This chapter presents the case examples of pressure and volume overload on the left ventricle and provides list of criteria for the diagnosis of Left Ventricular Hypertrophy (LVH) on the electrocardiogram (EKG). It also describes and explains how to identify ST changes in LVH and LVH simulating anterior wall infarction on the EKG. LVH refers to an increase in the wall thickness or dilation of the left ventricle. LVH is often the result of increased pressure, or volume, within the left ventricular chamber. Mitral regurgitation (MR) occurs when the mitral valve allows the backflow of blood from the left ventricle into the left atrium. The most common cause of pressure overload is hypertension (HTN). Hypertrophy of the left ventricle increases the amplitude of the left ventricular forces, because more mass generates more electricity. In LVH, the frontal plane, the horizontal plane, or both may show increased QRS amplitude.
- Go to chapter: Social Work and the Law: An Overview of Ethics, Social Work, and Civil and Criminal Law
This chapter demonstrates how social work ethics apply to ethical and legal decision making in forensic social work practice. It discusses the context of social work practice in legal systems. The chapter also details the basic structures of the United States (U.S.) civil and criminal legal systems. It lays the foundation for the criminal and civil court processes in the United States and introduces basic terminology and a description of associated activities and progression through these systems. The chapter focuses on providing an introductory, and overarching, picture of both civil and criminal law in the U.S. and introduces the roles social workers play in these systems. It focuses on the ETHICA model of ethical decision making as a resource and tool that can be used to help forensic social workers process difficult and complex situations across multiple systems.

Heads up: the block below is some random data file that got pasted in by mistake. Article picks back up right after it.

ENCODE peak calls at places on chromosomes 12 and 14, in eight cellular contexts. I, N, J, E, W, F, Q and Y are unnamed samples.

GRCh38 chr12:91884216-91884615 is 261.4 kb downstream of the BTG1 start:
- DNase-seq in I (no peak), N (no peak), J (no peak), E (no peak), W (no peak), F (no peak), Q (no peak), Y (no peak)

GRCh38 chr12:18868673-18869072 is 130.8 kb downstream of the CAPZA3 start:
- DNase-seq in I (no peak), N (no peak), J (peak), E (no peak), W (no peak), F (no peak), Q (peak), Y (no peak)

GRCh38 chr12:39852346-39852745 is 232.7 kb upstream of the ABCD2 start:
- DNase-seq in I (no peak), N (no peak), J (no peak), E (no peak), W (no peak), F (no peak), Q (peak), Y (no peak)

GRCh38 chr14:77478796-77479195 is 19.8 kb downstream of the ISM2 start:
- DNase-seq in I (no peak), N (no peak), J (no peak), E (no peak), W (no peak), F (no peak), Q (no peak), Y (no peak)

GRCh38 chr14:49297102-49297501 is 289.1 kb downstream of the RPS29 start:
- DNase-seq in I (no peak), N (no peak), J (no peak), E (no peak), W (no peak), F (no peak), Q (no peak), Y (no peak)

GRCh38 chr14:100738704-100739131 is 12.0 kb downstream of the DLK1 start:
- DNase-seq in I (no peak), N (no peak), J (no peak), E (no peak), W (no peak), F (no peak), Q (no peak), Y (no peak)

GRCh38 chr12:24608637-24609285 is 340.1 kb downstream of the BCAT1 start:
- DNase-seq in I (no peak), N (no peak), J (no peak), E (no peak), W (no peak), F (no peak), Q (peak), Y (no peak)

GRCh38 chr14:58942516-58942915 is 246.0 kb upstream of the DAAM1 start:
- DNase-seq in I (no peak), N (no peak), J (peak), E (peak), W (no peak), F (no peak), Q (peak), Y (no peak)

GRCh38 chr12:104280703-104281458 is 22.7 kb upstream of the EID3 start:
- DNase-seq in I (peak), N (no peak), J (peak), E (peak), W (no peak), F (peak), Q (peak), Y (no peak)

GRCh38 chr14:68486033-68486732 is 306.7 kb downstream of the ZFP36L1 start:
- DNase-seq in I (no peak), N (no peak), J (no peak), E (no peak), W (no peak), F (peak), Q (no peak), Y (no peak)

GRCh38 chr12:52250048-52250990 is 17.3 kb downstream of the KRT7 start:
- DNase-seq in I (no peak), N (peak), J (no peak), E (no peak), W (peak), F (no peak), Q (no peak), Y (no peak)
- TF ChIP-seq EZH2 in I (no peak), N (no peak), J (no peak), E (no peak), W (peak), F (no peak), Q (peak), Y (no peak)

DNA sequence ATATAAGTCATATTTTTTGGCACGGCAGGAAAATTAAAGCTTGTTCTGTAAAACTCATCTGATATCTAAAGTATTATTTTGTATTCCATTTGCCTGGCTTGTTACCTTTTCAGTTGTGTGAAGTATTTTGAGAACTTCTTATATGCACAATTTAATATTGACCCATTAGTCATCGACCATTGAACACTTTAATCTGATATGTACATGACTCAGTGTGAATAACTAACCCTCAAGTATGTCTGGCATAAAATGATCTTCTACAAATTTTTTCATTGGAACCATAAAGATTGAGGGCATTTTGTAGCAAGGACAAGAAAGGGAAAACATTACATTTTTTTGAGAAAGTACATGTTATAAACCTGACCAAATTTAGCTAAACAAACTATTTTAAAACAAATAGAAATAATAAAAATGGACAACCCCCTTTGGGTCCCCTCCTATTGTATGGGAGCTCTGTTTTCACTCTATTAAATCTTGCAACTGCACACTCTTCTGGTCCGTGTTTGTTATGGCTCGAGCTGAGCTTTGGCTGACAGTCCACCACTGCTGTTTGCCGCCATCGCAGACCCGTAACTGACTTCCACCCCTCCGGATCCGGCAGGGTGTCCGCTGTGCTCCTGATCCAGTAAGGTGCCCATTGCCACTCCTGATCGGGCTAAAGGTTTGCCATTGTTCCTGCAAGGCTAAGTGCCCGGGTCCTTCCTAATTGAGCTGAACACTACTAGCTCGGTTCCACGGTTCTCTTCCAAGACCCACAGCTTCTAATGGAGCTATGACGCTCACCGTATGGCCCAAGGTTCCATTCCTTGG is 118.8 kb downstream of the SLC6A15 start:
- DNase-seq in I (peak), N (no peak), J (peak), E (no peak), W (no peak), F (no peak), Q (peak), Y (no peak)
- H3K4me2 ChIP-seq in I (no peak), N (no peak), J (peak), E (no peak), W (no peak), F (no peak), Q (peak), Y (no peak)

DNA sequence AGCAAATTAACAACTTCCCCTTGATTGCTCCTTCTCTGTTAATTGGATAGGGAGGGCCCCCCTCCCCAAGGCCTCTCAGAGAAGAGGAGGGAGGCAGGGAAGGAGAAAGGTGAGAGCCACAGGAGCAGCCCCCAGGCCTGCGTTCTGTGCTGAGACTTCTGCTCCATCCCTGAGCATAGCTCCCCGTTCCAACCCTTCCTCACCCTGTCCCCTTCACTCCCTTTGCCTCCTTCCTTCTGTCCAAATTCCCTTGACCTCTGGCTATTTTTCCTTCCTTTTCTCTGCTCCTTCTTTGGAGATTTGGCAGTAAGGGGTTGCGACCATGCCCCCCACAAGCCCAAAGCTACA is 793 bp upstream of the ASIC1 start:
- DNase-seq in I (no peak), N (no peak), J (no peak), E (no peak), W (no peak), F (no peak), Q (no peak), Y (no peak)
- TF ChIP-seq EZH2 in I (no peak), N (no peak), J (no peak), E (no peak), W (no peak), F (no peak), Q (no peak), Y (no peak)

This chapter explains the theoretical basis for motivational interviewing (MI). It reviews the empirical evidence for the use of MI with diverse populations in forensic settings. MI involves attention to the language of change, and is designed to strengthen personal motivation and commitment to a specific goal by eliciting and exploring the person’s own reasons for change within an atmosphere of acceptance and compassion. It is now internationally recognized as an evidence-based practice intervention for alcohol and drug problems. MI involves an underlying spirit made up of partnership, acceptance, compassion, and evocation. The chapter discusses four key processes involved in MI: engaging, focusing, evoking, and planning. It also describes five key communication microskills used throughout MI: asking open-ended questions, providing affirmations, offering summarizing statements, providing information and advice with permission, and reflective statements.